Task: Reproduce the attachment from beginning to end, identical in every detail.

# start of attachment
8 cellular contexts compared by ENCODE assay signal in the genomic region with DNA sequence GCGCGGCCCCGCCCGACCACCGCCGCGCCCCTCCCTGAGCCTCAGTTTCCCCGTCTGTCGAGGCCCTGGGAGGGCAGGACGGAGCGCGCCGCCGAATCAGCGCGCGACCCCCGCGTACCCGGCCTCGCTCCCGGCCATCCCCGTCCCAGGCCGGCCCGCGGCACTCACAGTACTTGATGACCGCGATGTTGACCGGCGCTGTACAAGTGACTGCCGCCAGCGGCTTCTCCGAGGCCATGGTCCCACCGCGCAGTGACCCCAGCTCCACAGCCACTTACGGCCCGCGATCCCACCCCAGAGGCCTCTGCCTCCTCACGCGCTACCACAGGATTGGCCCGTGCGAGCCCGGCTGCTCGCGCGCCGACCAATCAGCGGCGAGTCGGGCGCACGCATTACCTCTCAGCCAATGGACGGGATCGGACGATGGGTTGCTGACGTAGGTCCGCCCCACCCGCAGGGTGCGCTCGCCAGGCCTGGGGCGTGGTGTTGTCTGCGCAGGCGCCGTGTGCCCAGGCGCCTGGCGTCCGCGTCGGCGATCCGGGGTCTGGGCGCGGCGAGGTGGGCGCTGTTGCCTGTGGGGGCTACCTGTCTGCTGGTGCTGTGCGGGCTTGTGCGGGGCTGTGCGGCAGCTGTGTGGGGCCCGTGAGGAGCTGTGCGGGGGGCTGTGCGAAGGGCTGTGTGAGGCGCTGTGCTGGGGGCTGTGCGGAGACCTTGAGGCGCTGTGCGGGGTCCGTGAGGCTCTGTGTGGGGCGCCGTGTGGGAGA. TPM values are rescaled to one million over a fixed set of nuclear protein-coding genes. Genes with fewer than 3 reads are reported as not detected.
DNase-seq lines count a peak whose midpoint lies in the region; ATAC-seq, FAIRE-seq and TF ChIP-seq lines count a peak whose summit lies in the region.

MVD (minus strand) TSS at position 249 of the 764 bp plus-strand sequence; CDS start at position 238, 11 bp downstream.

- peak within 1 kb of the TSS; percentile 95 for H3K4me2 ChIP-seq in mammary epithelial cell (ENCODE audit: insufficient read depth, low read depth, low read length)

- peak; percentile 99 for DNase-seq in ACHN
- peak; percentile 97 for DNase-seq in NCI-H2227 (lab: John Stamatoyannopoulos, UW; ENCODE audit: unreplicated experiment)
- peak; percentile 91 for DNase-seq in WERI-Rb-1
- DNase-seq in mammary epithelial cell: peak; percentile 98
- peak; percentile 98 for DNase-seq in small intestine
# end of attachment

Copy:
8 cellular contexts compared by ENCODE assay signal in the genomic region with DNA sequence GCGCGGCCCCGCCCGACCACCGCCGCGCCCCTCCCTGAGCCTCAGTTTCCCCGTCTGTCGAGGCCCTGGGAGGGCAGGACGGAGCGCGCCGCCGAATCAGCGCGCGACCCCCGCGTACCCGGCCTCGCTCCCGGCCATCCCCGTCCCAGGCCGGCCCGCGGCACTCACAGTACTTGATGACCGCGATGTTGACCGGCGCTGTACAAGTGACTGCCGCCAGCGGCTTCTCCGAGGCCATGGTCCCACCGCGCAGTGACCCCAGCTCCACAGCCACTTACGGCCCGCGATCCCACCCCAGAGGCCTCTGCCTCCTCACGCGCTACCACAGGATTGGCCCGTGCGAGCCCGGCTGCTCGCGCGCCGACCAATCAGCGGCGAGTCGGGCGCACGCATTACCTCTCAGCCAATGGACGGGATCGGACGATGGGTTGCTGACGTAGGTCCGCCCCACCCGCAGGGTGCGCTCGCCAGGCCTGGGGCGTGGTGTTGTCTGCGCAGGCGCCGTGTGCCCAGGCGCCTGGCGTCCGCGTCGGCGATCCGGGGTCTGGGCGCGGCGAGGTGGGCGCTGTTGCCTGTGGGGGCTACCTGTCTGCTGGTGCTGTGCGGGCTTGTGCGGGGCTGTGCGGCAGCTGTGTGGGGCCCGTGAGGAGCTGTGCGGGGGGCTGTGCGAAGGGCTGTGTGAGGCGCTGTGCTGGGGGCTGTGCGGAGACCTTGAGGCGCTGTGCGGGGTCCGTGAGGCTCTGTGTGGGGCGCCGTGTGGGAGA. TPM values are rescaled to one million over a fixed set of nuclear protein-coding genes. Genes with fewer than 3 reads are reported as not detected.
DNase-seq lines count a peak whose midpoint lies in the region; ATAC-seq, FAIRE-seq and TF ChIP-seq lines count a peak whose summit lies in the region.

MVD (minus strand) TSS at position 249 of the 764 bp plus-strand sequence; CDS start at position 238, 11 bp downstream.

- peak within 1 kb of the TSS; percentile 95 for H3K4me2 ChIP-seq in mammary epithelial cell (ENCODE audit: insufficient read depth, low read depth, low read length)

- peak; percentile 99 for DNase-seq in ACHN
- peak; percentile 97 for DNase-seq in NCI-H2227 (lab: John Stamatoyannopoulos, UW; ENCODE audit: unreplicated experiment)
- peak; percentile 91 for DNase-seq in WERI-Rb-1
- DNase-seq in mammary epithelial cell: peak; percentile 98
- peak; percentile 98 for DNase-seq in small intestine